When she was 5, a theater set up across the street. A piano studio where she took lessons was just down the street from the theater. I was a magical artistic triangle.
The first show she saw at the McKeesport Little Theater was “Man of La Mancha”.
“I remember the feeling of being inside the music,” she said. “I didn’t know what was going on on the show, but I remember the feeling, the energy.”
Today, she finds this feeling in the language of Shakespeare and Sondheim.
“You say these words and they have a kind of fire, a taste – they feel good in your mouth,” she said.
When she was a child she performed in productions such as “South Pacific” and “Fiddler on the Roof”. When she was 14, she played the title role in “The Diary of Anne Frank”.
In an ironic twist, while attending high school, she was cast for “The Man from La Mancha” as Aldonza, who the character of Don Quixote falls in love with.
As much as she loved music and theater, she attended Boston College to study economics. On the second day of school, she found out the school was going to do “West Side Story”. She went to the theater and never left. She was chosen as Maria later that year and changed majors in her freshman year. She received her MFA from the University of Minnesota.
After graduating, she went straight to Guthrie in Minneapolis and worked in repertory theater. She studied under the direction of master directors Garland Wright and Dominique Serrand.
“In ‘Nagamandala’ I tried to add too many frills to my lines. Wright taught me to “just say the words”. I learned to trust and honor the words of the playwright.
In a play directed by Serrand, the stage was covered with grass. Serrand told him not only to see the grass, but to smell the grass. “It was a lesson to be in the moment,” Laube said.
She later auditioned for Milwaukee Rep, where she met Rex. A few years later, on his way to Ashland to surprise his family for Christmas, he stopped by the lake near Mt. Shasta, got out of the car, knelt down and proposed.
In addition to her work for OSF, Laube appeared in the Bollywood musical “Bombay Dreams” on Broadway in 2004, worked for several regional theater companies and was even assistant to the senior vice president of labor relations at the NFL.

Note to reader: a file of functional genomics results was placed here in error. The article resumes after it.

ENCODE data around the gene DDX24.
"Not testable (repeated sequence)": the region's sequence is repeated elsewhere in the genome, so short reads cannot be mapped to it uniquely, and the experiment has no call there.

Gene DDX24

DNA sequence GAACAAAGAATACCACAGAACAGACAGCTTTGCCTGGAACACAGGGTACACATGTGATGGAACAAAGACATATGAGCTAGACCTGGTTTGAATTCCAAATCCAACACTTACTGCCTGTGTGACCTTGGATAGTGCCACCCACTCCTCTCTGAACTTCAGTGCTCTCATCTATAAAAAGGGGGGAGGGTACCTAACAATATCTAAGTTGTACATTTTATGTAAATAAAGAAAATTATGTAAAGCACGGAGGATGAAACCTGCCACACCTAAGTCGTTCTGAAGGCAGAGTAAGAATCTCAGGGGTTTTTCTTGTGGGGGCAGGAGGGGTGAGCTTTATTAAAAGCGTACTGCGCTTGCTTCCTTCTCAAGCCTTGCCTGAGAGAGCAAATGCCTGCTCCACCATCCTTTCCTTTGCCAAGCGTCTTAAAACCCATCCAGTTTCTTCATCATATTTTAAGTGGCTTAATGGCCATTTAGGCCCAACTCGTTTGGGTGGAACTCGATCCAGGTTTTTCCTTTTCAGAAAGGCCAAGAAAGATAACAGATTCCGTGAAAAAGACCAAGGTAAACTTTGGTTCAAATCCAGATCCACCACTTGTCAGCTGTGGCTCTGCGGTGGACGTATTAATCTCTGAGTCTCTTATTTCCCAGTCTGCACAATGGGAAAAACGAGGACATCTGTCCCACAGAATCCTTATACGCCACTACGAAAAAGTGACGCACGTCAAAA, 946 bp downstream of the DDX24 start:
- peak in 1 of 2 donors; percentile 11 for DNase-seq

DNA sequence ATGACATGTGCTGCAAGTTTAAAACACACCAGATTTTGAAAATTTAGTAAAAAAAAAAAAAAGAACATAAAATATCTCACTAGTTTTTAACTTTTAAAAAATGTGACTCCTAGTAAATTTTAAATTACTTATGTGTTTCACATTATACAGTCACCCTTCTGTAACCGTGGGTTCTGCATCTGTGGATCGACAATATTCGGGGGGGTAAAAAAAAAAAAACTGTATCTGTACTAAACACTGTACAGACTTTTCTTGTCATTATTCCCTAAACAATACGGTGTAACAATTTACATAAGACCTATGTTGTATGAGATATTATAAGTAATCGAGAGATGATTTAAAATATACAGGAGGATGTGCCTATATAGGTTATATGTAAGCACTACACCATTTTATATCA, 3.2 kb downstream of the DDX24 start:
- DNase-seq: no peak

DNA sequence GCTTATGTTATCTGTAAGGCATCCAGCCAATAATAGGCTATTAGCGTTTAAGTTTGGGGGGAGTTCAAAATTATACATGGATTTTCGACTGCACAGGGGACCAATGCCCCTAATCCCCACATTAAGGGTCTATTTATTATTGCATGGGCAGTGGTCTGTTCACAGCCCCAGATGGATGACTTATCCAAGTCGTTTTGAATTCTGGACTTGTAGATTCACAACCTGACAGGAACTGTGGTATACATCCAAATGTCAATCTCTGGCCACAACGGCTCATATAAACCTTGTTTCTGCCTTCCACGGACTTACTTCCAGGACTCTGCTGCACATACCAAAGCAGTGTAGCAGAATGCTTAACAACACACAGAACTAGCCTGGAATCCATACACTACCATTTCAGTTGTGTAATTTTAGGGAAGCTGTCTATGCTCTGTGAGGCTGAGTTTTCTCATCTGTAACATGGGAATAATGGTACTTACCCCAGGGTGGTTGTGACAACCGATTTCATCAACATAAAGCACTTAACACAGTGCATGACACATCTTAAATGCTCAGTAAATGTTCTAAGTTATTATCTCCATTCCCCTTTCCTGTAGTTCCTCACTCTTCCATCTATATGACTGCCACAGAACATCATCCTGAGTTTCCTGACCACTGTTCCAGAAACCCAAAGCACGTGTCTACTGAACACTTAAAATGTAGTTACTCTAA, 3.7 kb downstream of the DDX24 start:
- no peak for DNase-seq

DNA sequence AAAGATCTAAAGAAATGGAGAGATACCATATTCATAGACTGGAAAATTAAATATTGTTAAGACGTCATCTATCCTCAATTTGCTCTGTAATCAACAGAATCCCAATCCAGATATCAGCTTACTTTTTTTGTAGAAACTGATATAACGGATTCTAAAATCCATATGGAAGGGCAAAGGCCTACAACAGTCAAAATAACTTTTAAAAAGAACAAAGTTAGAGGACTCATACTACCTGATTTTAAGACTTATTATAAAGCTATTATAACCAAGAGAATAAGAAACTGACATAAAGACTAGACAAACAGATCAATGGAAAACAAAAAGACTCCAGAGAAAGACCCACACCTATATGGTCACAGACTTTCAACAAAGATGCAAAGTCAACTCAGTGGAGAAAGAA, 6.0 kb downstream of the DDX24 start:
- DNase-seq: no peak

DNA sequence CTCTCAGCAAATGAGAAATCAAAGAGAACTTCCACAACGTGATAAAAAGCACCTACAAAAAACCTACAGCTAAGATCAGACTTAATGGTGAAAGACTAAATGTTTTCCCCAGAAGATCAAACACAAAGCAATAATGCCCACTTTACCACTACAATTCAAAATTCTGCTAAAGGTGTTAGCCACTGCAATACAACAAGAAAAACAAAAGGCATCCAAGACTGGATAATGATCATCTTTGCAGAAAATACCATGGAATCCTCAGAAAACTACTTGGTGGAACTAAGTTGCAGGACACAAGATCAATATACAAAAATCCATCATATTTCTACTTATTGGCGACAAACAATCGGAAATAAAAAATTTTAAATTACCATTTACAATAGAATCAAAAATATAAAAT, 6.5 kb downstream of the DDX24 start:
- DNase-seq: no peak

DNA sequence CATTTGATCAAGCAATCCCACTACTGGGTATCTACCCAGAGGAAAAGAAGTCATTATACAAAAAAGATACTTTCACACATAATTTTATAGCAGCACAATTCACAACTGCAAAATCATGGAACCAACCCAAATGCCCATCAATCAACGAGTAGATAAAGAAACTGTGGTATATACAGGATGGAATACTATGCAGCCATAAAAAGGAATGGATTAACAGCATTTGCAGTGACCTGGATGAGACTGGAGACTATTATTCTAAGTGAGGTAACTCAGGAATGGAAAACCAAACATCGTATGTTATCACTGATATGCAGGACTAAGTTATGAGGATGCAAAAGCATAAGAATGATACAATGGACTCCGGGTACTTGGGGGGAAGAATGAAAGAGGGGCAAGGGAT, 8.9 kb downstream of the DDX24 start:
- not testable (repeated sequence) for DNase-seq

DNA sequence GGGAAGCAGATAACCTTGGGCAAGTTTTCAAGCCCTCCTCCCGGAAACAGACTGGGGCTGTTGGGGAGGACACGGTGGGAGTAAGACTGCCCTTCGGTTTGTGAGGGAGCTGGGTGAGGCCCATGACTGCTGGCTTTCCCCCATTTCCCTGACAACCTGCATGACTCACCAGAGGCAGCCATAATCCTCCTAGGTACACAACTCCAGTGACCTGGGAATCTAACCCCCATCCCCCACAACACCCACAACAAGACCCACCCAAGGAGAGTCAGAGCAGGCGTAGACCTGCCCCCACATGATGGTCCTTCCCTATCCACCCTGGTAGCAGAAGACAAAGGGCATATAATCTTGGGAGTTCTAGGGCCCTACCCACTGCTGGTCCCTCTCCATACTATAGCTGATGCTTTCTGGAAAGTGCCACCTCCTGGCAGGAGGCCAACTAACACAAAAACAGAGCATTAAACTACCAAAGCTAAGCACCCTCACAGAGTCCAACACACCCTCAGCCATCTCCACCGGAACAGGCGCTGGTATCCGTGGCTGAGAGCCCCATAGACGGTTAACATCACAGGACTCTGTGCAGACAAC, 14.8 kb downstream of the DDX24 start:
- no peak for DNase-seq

His first role with the OSF was in 1996 as Yazmin in “Pentecost” by David Edgars. She was chosen twice in Shakespeare’s “Timon of Athens”, in 1997 and again in 2016, a rarity as it is rarely performed.
Laube recently got involved as a senior producer for Play On Podcasts, which creates audio productions of Shakespeare’s “translations” of Play On. It is funded by the Hitz Foundation and hosted by Next Chapter Podcasts.
The translations are not a literal explanation of what is going on. “Our mission is to create performing backing pieces,” said Lue Douthit, Creative Director of Play On and former OSF production playwright. “It’s new pieces that way.”
The plays are performed with original music and feature the voices of many renowned artists, some of whom are OSF actors. “I’m really proud to be a part of these,” Laube said.
To listen to “Macbeth” and “Pericles” (episode 7 released last week) and to learn more about podcasts, visit ncpodcasts.com/playonpodcast.
Dawn looks forward to the next chapter of his life, however bittersweet the transition may be. She said the hardest part of moving on is learning to let go, “not to hold on too hard.”
But the main thing is that she considers herself rather lucky.
“I can do what I love with the person I love.”
Contact Ashland writer Jim Flint at [email protected]